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Natural Hazards

, Volume 90, Issue 3, pp 1237–1257 | Cite as

Learning from experience: emergency response in schools

  • Karlene TiplerEmail author
  • Ruth Tarrant
  • Keith Tuffin
  • David Johnston
Original Paper

Abstract

In an emergency, schools are responsible for the safety of students until they can be reunited with their families. This study explored emergencies (i.e. bomb threat, a flood, and an earthquake) in three case study schools in New Zealand. Within each case, a selection of stakeholders (i.e. school leaders, staff, and parents) shared their experiences of responding to emergency events in the school. Lessons from participants’ experiences established factors before, during, and after an emergency that contribute to an effective response. Foremost among those factors was the importance of prior preparation. The study also identified recurring response activities, irrespective of emergency type, which enabled the development of a six-stage model of an effective school-based emergency response. The stages are: (1) Alerts; (2) Safety behaviours; (3) Response actions; (4) Student release/Family reunification; (5) Temporary school closure; and (6) Business as usual. The present study contributes to our understanding of research investigating how schools respond to emergencies and therefore seeks to enhance school safety efforts.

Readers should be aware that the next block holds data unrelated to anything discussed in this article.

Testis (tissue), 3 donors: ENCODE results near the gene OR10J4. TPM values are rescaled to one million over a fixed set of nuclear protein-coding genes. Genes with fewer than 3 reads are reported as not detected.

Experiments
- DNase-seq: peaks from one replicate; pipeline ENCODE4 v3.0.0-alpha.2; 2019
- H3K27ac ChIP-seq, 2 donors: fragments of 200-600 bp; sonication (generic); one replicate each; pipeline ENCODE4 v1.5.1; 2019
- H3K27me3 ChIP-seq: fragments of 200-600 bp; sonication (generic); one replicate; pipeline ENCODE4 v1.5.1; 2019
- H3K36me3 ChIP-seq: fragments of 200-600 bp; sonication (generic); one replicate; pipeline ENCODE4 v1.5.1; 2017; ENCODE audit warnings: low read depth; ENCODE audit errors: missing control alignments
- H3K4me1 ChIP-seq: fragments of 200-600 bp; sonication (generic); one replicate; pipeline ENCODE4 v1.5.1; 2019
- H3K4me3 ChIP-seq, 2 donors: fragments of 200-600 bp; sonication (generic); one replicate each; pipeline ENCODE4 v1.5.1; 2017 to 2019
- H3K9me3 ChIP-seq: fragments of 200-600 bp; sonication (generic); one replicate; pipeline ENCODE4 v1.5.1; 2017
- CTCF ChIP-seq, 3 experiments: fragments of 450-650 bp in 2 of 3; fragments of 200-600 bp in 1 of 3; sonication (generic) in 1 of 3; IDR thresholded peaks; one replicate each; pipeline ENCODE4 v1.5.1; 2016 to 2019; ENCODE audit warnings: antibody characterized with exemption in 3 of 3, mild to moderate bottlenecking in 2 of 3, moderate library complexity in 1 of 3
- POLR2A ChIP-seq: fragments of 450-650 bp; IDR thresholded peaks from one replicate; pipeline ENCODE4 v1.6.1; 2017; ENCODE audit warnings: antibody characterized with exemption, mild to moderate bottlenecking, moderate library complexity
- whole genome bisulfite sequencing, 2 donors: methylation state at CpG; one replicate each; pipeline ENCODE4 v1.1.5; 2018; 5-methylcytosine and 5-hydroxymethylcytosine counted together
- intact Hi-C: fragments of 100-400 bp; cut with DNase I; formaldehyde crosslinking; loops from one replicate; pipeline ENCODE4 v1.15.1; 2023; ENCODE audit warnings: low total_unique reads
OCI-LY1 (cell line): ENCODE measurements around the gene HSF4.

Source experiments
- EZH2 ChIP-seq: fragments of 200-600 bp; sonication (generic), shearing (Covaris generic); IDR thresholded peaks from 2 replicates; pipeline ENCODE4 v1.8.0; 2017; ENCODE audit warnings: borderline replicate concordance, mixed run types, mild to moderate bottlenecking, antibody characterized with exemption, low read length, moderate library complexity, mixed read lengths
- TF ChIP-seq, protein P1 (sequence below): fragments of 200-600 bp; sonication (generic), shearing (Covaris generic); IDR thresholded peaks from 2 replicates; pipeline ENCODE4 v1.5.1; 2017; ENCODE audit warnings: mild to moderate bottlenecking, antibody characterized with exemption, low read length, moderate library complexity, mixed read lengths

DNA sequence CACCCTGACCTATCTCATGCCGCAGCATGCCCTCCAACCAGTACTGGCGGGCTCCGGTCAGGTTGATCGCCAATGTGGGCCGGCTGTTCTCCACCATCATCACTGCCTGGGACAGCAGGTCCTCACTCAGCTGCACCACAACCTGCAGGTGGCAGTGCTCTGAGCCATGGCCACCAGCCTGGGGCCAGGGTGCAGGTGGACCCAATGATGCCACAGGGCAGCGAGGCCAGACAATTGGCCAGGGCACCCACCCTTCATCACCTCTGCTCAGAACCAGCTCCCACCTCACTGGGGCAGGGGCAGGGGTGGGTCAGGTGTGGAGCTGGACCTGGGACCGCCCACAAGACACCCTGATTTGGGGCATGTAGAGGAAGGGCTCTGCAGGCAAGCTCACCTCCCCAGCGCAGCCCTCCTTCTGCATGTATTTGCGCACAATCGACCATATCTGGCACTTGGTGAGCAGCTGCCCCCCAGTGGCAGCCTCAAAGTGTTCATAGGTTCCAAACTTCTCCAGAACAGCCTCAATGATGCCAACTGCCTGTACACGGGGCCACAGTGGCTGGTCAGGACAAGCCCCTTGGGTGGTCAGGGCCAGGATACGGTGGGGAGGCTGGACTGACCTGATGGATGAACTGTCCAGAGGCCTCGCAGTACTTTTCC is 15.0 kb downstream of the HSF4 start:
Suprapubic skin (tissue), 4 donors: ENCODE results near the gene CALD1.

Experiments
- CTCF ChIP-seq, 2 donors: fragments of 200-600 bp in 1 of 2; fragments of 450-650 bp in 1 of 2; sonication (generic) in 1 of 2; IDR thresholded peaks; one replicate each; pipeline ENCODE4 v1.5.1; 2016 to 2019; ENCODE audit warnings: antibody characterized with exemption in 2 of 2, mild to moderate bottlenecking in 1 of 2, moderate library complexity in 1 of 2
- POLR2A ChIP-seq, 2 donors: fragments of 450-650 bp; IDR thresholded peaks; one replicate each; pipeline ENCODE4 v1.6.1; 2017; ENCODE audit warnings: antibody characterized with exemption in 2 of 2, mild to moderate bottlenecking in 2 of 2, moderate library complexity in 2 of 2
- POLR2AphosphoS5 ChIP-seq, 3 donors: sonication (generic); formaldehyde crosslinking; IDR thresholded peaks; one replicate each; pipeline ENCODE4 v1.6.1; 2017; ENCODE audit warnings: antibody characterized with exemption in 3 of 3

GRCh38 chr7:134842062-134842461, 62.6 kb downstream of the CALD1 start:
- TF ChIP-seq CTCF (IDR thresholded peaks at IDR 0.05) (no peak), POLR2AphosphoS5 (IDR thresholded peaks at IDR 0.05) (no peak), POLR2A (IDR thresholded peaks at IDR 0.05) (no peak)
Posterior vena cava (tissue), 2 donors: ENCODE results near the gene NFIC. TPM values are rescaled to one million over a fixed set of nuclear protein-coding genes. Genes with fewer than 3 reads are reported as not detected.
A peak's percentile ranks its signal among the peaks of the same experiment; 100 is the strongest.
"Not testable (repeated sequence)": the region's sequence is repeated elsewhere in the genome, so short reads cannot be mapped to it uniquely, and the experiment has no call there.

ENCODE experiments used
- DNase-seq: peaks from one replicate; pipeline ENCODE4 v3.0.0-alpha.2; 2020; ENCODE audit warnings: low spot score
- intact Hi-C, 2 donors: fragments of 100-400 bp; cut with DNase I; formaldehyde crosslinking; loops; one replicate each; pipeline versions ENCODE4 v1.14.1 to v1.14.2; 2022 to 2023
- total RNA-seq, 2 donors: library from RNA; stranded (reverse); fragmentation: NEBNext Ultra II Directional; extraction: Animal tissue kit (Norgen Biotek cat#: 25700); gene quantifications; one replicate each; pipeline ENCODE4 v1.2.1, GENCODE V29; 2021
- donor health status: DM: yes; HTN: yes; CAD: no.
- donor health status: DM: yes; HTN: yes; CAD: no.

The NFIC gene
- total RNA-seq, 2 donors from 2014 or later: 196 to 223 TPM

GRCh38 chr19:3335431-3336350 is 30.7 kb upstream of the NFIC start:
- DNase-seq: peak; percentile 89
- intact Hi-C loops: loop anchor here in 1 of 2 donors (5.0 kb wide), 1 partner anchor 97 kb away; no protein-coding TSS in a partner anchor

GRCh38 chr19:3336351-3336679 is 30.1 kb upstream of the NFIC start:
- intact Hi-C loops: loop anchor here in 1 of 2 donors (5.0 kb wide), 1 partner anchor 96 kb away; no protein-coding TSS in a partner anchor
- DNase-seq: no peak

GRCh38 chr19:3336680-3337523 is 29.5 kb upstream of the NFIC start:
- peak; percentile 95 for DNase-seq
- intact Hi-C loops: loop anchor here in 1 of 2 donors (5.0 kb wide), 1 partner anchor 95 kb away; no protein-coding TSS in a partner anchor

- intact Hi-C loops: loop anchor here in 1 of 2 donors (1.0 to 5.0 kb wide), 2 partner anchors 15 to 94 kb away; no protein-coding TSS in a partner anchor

Keywords

Schools Emergency Response Lessons Experience New Zealand 

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Copyright information

© Springer Science+Business Media B.V., part of Springer Nature 2017

Authors and Affiliations

  • Karlene Tipler
    • 1
    Email author
  • Ruth Tarrant
    • 2
  • Keith Tuffin
    • 2
  • David Johnston
    • 1
  1. 1.Joint Centre for Disaster ResearchMassey UniversityWellingtonNew Zealand
  2. 2.School of PsychologyMassey UniversityWellingtonNew Zealand

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